Seasonal Climate Outlook Message for December 2003 to March 2004

The bottom line

El Nino Watch Initiated (01/12/03)

As has been highlighted recently, the key indicators in the Pacific Ocean now show the potential for the emergence of 'near El Niño' conditions over the next 3 to 8 months.

While it is too early to be definitive regarding climate conditions in 2004/2005, I suggest particularly close monitoring of key climate indicators (sea-surface and sub-surface temperatures, SOI, near-surface wind anomalies) and climate model outputs over the next 3 to 6 months.

As part of the DPIs' response to these changes we have initiated an "El Nino watch" and will regularly monitor any developments in the Pacific and pass on this information on as it becomes relevant.

Although the key period for the development of an El Nino event is still some time away, it could be useful for businesses that are adversely affected by these events to consider now what risk management strategies they could incorporate into their management plans if the likelihood of an El Nino event increases.

The full story

Climate Watch 01/12/03

SOI remains near zero

The monthly value of the SOI has remained stable from the end of October (minus 2.8) through to the end of November (minus 2.4). Based on the shift in value the SOI remains in a "Near Zero" phase.

For December to February there is a 40-60% chance of getting above the long term median rainfall across most of Queensland (refer to map). For example, Dalby on the Darling Downs has a 45% chance of getting above its long term December to February median rainfall of 240mm.

If you like to follow the fluctuations of the SOI, daily updates are also available on (07) 46881439.

When using probabilities or a percentage chance of something occurring (eg amounts of rain in a 3 months or a race horse winning), it is important to consider the opposing view. For example, Gayndah has a 70% chance of getting above 220mm for December to February. This also means that there is a 30% chance of not getting above 220mm.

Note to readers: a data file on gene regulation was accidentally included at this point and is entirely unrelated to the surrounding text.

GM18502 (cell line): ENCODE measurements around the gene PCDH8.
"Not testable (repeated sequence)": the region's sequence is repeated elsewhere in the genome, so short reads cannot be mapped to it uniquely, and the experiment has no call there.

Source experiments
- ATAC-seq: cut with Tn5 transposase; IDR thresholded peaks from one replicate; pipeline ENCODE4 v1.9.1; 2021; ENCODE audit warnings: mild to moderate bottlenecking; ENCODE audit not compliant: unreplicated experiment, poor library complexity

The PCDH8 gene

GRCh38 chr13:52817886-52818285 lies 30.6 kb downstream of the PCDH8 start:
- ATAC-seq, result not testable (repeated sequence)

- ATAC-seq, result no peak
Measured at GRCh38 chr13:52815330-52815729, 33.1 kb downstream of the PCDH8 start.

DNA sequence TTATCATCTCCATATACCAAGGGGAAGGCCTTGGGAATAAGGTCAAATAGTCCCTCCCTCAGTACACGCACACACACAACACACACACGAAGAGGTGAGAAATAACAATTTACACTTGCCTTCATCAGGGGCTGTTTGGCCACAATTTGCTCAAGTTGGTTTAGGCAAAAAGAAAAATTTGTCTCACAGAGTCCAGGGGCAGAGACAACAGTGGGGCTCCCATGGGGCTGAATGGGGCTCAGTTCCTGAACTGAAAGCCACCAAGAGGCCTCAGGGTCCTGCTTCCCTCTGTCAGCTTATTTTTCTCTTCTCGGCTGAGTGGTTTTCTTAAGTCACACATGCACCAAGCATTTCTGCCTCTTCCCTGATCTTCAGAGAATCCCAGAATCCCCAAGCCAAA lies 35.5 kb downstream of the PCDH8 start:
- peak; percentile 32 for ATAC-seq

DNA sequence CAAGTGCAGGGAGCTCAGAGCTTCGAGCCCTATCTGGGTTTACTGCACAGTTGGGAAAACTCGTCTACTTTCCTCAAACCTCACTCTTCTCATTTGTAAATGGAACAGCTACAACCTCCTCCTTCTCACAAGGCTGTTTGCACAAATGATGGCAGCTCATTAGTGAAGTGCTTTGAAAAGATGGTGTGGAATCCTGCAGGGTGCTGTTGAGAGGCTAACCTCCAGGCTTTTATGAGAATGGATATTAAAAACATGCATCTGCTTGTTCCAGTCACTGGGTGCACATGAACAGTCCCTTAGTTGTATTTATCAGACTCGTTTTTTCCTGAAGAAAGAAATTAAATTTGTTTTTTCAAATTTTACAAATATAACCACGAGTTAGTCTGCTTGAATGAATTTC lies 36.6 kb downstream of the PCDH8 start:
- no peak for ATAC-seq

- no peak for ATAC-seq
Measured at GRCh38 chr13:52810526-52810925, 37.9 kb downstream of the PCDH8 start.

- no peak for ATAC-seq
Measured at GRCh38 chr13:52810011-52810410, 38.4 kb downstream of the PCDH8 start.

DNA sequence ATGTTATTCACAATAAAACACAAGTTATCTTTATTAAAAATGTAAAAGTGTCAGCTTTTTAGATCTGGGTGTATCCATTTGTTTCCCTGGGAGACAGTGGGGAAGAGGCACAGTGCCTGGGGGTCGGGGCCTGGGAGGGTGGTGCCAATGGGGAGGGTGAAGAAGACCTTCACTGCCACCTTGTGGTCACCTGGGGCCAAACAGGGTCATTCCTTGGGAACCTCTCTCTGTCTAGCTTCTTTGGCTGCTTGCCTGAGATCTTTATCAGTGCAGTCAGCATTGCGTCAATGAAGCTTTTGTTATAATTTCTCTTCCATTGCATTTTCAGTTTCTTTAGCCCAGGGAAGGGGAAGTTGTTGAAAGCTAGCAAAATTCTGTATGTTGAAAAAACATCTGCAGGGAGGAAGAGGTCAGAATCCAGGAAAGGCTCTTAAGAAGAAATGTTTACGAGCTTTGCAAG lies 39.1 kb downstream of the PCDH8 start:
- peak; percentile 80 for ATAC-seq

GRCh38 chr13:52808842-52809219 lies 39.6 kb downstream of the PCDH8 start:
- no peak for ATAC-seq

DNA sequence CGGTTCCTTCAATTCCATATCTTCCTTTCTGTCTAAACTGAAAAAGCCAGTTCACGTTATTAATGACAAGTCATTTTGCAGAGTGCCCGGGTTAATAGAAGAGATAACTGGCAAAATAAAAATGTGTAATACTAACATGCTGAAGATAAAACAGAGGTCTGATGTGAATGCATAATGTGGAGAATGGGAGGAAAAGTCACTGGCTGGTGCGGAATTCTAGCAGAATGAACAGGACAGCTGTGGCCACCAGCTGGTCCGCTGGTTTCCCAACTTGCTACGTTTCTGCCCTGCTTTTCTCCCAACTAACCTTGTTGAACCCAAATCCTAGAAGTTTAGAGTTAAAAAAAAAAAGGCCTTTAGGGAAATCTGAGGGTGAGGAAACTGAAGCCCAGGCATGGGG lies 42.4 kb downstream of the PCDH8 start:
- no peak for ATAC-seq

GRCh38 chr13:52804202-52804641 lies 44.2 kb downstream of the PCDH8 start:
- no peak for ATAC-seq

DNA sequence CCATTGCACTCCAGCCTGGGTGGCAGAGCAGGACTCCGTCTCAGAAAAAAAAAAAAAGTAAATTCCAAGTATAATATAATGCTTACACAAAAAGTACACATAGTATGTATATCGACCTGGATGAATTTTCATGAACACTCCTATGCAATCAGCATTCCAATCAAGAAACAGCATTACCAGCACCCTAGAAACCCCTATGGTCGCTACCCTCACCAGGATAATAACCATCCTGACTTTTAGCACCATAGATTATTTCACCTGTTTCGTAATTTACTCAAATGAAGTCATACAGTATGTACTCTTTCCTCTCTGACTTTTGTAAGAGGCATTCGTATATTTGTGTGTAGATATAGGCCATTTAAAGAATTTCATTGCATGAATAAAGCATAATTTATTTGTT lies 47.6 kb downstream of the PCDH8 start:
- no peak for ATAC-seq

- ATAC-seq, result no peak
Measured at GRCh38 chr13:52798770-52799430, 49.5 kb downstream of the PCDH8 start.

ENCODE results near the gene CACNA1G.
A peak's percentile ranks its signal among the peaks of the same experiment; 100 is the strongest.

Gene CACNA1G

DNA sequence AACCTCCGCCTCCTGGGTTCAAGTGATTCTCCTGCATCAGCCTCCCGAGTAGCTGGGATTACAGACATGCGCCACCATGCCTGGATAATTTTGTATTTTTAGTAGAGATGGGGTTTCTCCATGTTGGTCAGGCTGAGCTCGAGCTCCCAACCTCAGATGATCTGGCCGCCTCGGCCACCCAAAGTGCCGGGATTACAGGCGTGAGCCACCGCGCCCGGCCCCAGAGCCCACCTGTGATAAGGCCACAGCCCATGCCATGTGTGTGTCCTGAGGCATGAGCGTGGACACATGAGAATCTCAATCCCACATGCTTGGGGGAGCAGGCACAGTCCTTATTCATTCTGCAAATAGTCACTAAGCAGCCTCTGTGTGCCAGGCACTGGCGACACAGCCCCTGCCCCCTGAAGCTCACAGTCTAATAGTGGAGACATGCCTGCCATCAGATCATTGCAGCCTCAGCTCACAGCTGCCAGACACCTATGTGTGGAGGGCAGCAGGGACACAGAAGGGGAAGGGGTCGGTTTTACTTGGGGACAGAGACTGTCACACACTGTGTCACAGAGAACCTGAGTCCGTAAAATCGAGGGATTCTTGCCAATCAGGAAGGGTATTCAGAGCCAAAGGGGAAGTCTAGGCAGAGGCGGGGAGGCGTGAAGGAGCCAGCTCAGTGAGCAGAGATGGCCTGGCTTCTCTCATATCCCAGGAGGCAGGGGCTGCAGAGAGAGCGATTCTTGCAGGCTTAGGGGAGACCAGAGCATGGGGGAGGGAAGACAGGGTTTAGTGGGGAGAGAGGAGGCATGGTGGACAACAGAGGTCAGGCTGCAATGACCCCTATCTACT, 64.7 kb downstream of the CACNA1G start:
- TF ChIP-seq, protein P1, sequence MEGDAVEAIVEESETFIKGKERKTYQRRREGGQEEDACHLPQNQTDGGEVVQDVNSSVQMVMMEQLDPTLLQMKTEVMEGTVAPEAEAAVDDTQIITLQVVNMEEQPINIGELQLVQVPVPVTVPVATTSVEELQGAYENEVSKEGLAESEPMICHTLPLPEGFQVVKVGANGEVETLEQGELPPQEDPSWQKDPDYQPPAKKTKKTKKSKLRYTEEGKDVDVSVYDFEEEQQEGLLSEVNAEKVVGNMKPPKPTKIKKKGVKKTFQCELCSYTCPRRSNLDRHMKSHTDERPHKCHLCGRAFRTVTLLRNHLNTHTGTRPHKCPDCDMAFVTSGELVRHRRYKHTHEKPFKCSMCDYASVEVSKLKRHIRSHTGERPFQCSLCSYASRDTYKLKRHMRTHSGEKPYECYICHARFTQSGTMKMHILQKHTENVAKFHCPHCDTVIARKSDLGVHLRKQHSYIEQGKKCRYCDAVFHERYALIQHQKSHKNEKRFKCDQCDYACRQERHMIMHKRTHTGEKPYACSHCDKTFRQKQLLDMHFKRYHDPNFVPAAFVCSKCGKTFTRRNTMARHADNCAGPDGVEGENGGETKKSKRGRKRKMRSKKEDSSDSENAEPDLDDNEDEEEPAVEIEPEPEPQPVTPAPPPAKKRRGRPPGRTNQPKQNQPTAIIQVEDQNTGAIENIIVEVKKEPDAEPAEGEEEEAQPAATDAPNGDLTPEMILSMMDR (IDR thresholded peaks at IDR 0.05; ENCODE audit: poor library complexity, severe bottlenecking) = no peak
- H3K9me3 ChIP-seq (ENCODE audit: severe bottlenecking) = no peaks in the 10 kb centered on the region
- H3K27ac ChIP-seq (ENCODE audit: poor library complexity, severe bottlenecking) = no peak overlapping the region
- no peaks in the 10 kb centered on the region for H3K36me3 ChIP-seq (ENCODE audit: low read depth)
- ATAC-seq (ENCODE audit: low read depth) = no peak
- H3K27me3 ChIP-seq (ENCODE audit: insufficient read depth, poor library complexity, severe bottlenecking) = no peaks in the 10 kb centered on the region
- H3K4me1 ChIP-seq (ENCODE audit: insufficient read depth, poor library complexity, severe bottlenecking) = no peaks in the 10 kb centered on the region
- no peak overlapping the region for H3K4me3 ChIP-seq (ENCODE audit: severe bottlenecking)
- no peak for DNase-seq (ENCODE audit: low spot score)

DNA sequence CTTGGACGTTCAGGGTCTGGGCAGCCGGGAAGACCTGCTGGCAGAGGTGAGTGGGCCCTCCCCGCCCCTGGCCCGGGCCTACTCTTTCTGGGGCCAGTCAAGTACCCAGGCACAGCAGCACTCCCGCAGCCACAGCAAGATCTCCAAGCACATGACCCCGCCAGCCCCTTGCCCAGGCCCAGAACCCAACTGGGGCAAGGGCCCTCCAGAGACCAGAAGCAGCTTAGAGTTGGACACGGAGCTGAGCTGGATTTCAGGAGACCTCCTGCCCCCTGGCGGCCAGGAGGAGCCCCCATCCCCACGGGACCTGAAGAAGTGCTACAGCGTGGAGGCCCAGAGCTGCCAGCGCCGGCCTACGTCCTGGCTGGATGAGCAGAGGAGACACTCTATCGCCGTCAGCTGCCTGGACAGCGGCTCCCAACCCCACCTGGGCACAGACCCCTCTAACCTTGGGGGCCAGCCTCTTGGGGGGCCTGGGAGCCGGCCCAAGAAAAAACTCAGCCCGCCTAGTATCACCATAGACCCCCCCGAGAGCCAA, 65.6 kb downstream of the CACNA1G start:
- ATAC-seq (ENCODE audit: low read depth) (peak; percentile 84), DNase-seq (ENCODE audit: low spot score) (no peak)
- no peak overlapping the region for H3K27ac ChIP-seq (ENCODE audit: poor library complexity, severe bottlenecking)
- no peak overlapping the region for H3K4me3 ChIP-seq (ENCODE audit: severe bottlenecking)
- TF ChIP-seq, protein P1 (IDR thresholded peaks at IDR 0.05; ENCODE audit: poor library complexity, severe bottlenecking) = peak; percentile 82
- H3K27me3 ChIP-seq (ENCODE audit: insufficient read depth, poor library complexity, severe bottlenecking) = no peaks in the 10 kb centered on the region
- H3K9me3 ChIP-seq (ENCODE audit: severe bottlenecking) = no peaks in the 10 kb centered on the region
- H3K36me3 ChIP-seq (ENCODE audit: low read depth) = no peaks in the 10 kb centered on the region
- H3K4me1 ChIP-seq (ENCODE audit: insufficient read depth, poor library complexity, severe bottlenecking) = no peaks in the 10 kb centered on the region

Another way of looking at this is that in 7 years out of 10 (or around two thirds of years) with the current SOI pattern, Gayndah has received more than 220mm for December to February. Therefore in 3 years out of 10 (or around one third), Gayndah has gotten less than 220mm for this period.

As many people like to follow the historical SOI/rainfall patterns more closely, it can be useful to find out what rainfall and farming conditions where like in your area for December to February in the following years that also had a "Near Zero" phase at the end of November - 2002, 1996, 1995, 1990, 1987, 1985, 1983, 1980, 1979, 1978, 1968, 1967, 1966, 1958, 1954, 1953 and 1952.

Information on what rainfall patterns where like in those years is available at www.longpaddock.qld.gov.au or in Australian Rainman.

The last passage of the MJO influenced our weather over the third week of November. It helped produce some very patchy but useful rainfall totals for those lucky enough to receive them across the southern half of Queensland. If it's timing remains current it would next be expected in late December.

Many people like to follow the timing of the MJO (also know as the 40day wave) as while it is a tropical phenomenon, it appears to indicate the timing of potential rainfall events (but unfortunately not rainfall amounts) over central and southern Queensland.

The MJO is simply a band of low atmospheric pressure originating off the east coast of central Africa travelling eastward across the Indian Ocean and northern Australia roughly every 30 to 50 days.

The latest version of 'Rainman StreamFlow' has recently been released. Many new features have been introduced and to highlight these advances free copies of this program that 'time out' in 12 months are available from Land and Water Australia on 1800 776 616 or at www.lwa.gov.au/rainman

An interesting site http://www.cvap.gov.au/mastersoftheclimate/ from the 'Climate Variability In Agriculture' (CVAP) research and development program is well worth looking at. It highlights some case studies on how producers and businesses have used (to varying levels of success) climate and weather information in their decision making processes.

For more information or assistance with any climate related issue contact us through the DPI Call Centre on 13 25 23.

Last updated: 30 November 2003